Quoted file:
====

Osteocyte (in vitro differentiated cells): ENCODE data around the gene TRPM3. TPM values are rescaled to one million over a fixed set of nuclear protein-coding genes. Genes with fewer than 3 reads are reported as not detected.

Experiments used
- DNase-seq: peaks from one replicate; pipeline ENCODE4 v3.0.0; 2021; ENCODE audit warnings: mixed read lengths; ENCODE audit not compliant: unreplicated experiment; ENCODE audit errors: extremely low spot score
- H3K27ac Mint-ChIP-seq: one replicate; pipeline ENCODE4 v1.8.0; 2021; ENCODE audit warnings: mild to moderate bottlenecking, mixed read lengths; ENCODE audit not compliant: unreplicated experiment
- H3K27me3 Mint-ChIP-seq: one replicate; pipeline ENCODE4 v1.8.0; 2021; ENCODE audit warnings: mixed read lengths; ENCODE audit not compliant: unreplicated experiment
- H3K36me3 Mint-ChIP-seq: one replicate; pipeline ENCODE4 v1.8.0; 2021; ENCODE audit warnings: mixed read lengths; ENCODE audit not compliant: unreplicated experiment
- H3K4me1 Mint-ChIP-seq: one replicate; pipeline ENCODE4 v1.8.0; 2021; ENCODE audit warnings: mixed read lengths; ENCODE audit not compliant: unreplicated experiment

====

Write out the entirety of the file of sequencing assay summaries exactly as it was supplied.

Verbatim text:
Osteocyte (in vitro differentiated cells): ENCODE data around the gene TRPM3. TPM values are rescaled to one million over a fixed set of nuclear protein-coding genes. Genes with fewer than 3 reads are reported as not detected.

Experiments used
- DNase-seq: peaks from one replicate; pipeline ENCODE4 v3.0.0; 2021; ENCODE audit warnings: mixed read lengths; ENCODE audit not compliant: unreplicated experiment; ENCODE audit errors: extremely low spot score
- H3K27ac Mint-ChIP-seq: one replicate; pipeline ENCODE4 v1.8.0; 2021; ENCODE audit warnings: mild to moderate bottlenecking, mixed read lengths; ENCODE audit not compliant: unreplicated experiment
- H3K27me3 Mint-ChIP-seq: one replicate; pipeline ENCODE4 v1.8.0; 2021; ENCODE audit warnings: mixed read lengths; ENCODE audit not compliant: unreplicated experiment
- H3K36me3 Mint-ChIP-seq: one replicate; pipeline ENCODE4 v1.8.0; 2021; ENCODE audit warnings: mixed read lengths; ENCODE audit not compliant: unreplicated experiment
- H3K4me1 Mint-ChIP-seq: one replicate; pipeline ENCODE4 v1.8.0; 2021; ENCODE audit warnings: mixed read lengths; ENCODE audit not compliant: unreplicated experiment